By Trey Rusk
I once had a career criminal (burglar and drug offender) located by law enforcement out of state. The DA's office decided he was better off gone from Texas and wouldn't extradite him. I guess someone determines the costs of transporting the prisoner along with trial costs and decided he wasn't worth the trouble. OK, I can live with that because they kept the warrant active, just in case the maggot turned up in Texas. Also, the local agency that stopped him knows that he is in their jurisdiction and will probably resort to his known criminal behavior.
What is the extradition radius for a murderer? I ask this question because I read that a wanted murderer was recently stopped in Ohio and California advised Ohio police that he was out of their radius for extradition. This story ran on WKBN from Youngstown, Ohio and I couldn't see where California even placed a hold on the murderer. Luckily, he was also wanted in New York for aggravated robbery and they will extradite.
I wonder if the California authorities notified the murder victim's family? Do you think they called to tell them that Ohio had him in custody, but we decided he was beyond our radius of extradition? Do you think California told them they would not extradite the person that is alleged to have killed your loved one? I doubt it.
What could be the reason for this lack of standard law enforcement response. A weak case? Then cancel the warrant. I am stymied, because once LE starts refusing to pick up wanted murderers we will have murderers killing and then moving across the country to avoid prosecution.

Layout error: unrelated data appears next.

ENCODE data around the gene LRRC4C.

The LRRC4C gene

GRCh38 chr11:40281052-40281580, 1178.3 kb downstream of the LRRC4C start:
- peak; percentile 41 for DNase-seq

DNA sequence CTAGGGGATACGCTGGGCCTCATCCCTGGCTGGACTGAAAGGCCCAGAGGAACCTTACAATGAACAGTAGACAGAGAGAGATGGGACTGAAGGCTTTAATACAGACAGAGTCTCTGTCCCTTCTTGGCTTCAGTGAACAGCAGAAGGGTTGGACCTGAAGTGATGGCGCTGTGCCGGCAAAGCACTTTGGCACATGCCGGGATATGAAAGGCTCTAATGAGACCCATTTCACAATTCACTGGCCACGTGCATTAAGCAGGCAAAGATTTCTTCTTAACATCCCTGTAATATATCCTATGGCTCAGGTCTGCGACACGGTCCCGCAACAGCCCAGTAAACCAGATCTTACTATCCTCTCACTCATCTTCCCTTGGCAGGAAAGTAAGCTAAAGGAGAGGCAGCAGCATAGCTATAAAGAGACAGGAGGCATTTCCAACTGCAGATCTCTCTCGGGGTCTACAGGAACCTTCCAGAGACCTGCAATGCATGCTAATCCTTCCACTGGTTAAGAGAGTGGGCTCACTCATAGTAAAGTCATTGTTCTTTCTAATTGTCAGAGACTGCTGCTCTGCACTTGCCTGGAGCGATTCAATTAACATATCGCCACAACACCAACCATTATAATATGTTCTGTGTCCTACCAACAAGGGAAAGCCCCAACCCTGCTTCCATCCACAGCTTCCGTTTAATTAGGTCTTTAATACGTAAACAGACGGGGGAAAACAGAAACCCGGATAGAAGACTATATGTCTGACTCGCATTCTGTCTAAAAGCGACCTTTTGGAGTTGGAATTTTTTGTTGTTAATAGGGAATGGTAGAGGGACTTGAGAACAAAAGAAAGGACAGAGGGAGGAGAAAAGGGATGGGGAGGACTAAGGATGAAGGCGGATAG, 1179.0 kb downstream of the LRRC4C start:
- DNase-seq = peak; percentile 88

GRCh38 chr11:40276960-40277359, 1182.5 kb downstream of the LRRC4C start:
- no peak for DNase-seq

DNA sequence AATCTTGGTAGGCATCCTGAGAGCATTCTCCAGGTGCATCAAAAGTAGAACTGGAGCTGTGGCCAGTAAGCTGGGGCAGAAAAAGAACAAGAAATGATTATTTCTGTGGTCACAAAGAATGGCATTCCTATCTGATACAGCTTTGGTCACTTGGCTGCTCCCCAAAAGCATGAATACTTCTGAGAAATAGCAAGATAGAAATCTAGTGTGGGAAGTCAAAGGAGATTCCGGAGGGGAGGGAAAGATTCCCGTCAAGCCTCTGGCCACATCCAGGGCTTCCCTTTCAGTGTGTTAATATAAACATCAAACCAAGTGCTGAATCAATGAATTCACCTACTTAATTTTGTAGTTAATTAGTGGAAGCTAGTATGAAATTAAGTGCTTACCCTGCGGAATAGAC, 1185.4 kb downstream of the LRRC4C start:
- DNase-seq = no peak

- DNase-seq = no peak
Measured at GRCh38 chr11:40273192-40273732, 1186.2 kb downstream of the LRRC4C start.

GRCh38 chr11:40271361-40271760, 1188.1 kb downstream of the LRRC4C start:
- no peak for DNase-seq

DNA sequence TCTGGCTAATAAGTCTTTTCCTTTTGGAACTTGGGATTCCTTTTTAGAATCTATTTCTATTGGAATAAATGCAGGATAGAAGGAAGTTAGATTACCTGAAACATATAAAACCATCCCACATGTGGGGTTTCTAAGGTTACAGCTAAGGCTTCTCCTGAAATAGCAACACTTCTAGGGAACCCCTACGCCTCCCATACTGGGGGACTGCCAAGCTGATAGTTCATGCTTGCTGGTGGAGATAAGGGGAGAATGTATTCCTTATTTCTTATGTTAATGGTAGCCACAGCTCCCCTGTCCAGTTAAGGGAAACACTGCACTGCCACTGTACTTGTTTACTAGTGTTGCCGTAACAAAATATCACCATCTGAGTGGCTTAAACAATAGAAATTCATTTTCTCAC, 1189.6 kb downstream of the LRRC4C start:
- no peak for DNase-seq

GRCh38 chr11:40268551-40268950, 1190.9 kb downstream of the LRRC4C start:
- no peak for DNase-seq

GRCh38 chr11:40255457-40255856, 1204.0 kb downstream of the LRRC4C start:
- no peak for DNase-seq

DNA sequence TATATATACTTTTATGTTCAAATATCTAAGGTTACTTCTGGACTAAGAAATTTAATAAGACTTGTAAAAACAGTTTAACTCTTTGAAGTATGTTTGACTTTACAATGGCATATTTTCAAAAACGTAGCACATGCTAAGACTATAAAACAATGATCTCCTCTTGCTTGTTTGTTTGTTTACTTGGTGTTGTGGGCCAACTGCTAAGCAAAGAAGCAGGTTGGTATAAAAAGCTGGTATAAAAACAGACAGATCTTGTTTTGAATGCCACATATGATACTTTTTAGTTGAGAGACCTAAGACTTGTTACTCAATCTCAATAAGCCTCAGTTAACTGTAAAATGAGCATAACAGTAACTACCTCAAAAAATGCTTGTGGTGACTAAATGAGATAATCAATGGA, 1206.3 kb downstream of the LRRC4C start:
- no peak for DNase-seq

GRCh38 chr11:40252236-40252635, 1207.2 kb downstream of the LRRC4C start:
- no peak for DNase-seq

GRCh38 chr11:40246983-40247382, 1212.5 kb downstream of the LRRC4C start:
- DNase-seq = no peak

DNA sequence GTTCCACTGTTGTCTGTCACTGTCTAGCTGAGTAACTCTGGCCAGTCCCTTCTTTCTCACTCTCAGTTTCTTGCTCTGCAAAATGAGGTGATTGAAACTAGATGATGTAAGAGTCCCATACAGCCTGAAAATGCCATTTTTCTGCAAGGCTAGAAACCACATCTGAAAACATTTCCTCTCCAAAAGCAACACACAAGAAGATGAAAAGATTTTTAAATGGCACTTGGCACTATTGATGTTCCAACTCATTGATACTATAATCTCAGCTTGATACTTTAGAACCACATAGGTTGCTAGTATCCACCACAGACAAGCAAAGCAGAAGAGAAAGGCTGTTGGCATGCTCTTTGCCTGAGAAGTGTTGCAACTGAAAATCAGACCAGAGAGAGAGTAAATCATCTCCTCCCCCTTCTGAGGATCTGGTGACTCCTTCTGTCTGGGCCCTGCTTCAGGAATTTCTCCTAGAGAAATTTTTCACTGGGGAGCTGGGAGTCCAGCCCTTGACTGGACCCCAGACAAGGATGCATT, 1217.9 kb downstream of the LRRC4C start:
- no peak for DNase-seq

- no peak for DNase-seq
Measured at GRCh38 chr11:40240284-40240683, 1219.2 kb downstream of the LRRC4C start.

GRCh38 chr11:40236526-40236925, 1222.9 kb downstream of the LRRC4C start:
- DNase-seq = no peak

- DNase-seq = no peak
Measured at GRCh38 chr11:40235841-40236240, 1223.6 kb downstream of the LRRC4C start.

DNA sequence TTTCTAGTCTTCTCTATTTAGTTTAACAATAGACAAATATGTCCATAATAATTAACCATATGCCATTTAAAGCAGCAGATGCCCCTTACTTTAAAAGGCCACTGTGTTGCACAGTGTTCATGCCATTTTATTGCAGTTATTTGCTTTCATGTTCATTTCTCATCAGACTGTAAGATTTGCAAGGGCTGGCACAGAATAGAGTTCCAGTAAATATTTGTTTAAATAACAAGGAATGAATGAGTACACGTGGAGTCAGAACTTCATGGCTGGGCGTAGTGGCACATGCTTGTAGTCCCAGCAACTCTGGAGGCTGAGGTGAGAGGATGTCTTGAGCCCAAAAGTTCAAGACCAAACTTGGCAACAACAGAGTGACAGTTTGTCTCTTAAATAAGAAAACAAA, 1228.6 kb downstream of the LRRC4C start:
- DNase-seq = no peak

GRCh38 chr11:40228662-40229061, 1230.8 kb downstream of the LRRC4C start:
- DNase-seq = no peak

I guess we can do away with the U.S. Marshal's Fugitive Apprehension Unit.
I think the criminals may be winning with the selective lack of prosecution by local D.A.'s such as Suffolk District Attorney Rachael Rollins who also made the following list of crimes not to be prosecuted.
Trespassing, Shoplifting (including offenses that are essentially shoplifting but charged as larceny), Larceny under $250, Disorderly conduct, Disturbing the peace, Receiving stolen property, Minor driving offenses, including operating with a suspend or revoked license, Breaking and entering — where it is into a vacant property or where it is for the purpose of sleeping or seeking refuge from the cold and there is no actual damage to property, Wanton or malicious destruction of property, Threats – excluding domestic violence, Minor in possession of alcohol, Drug possession, Drug possession with intent to distribute, A stand alone resisting arrest charge, i.e. cases where a person is charged with resisting arrest and that is the only charge, A resisting arrest charge combined with only charges that all fall under the list of charges to decline to prosecute, e.g. resisting arrest charge combined only with a trespassing charge.
If I had to guess, I would say 90% of police calls have to do with one of the above offenses. The above charges can still be filed with special permission on a case by case basis by the D.A.'s office. Good luck with that.
Couple non-extradition for serious felonies and selective prosecution by liberal D.A.'s and you have a criminal's Utopia.
On a brighter note the career criminal I was speaking of at the beginning of this blog is now doing a long stretch in Nevada for several burglaries in the Carson City area. Good job, Douglas County.
That's the way I see it.